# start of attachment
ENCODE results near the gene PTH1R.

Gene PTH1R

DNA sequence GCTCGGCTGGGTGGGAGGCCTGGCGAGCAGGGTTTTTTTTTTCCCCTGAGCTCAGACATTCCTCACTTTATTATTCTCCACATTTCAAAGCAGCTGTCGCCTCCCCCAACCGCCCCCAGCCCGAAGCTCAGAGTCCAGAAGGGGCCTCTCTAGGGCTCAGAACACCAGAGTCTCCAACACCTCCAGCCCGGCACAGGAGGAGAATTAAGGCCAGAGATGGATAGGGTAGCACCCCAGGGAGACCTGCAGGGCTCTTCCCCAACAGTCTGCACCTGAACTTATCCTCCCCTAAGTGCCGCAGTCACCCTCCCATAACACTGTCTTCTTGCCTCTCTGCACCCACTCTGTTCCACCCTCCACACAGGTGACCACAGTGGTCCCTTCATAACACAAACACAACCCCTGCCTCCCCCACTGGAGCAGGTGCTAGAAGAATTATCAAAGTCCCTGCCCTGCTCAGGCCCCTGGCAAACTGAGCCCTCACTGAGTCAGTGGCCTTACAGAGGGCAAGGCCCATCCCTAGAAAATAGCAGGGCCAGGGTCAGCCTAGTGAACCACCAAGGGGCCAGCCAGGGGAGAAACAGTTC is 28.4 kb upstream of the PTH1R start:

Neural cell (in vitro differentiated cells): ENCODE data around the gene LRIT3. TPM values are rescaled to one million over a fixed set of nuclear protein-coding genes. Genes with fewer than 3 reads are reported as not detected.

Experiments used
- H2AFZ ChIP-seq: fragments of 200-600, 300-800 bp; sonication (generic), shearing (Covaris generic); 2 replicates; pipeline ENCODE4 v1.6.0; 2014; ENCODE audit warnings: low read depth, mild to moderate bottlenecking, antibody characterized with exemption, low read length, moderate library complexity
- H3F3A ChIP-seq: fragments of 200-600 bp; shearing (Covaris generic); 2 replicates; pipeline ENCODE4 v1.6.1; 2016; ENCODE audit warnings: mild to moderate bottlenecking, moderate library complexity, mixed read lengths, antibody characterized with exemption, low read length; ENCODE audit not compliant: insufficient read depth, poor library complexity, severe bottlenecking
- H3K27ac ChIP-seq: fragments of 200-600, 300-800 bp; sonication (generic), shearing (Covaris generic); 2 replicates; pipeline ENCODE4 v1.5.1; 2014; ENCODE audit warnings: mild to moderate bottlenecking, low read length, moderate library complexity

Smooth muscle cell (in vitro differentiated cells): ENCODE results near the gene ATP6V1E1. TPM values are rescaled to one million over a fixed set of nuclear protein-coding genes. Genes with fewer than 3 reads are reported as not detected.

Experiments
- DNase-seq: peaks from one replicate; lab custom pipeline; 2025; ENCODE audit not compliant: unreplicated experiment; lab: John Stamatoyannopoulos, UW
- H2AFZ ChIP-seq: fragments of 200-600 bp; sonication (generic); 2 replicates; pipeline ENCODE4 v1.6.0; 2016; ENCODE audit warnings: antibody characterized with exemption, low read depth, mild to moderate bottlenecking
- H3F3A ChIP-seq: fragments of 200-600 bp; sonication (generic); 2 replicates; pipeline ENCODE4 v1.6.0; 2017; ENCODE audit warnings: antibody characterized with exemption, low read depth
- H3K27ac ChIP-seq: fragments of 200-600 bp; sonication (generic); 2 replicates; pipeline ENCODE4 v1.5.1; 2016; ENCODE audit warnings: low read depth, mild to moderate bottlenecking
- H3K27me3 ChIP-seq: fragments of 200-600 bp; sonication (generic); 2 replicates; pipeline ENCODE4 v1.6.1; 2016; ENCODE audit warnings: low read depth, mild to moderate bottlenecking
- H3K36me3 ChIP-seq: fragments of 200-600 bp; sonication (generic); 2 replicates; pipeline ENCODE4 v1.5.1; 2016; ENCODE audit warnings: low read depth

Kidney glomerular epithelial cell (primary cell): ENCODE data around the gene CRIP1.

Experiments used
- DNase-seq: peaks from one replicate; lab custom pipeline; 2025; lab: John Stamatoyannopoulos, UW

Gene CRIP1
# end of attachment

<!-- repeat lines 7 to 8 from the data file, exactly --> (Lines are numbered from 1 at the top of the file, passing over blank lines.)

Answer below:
- H3F3A ChIP-seq: fragments of 200-600 bp; shearing (Covaris generic); 2 replicates; pipeline ENCODE4 v1.6.1; 2016; ENCODE audit warnings: mild to moderate bottlenecking, moderate library complexity, mixed read lengths, antibody characterized with exemption, low read length; ENCODE audit not compliant: insufficient read depth, poor library complexity, severe bottlenecking
- H3K27ac ChIP-seq: fragments of 200-600, 300-800 bp; sonication (generic), shearing (Covaris generic); 2 replicates; pipeline ENCODE4 v1.5.1; 2014; ENCODE audit warnings: mild to moderate bottlenecking, low read length, moderate library complexity